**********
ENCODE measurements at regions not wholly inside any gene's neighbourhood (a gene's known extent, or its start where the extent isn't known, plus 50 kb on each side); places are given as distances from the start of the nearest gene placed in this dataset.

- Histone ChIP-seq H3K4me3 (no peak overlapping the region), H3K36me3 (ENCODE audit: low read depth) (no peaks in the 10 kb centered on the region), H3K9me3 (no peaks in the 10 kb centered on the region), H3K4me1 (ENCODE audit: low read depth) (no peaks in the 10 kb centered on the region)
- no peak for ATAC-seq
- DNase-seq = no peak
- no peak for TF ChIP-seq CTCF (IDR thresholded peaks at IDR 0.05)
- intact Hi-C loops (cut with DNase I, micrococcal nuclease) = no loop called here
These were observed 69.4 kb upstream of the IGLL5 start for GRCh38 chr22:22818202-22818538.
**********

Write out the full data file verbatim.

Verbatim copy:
ENCODE measurements at regions not wholly inside any gene's neighbourhood (a gene's known extent, or its start where the extent isn't known, plus 50 kb on each side); places are given as distances from the start of the nearest gene placed in this dataset.

- Histone ChIP-seq H3K4me3 (no peak overlapping the region), H3K36me3 (ENCODE audit: low read depth) (no peaks in the 10 kb centered on the region), H3K9me3 (no peaks in the 10 kb centered on the region), H3K4me1 (ENCODE audit: low read depth) (no peaks in the 10 kb centered on the region)
- no peak for ATAC-seq
- DNase-seq = no peak
- no peak for TF ChIP-seq CTCF (IDR thresholded peaks at IDR 0.05)
- intact Hi-C loops (cut with DNase I, micrococcal nuclease) = no loop called here
These were observed 69.4 kb upstream of the IGLL5 start for GRCh38 chr22:22818202-22818538.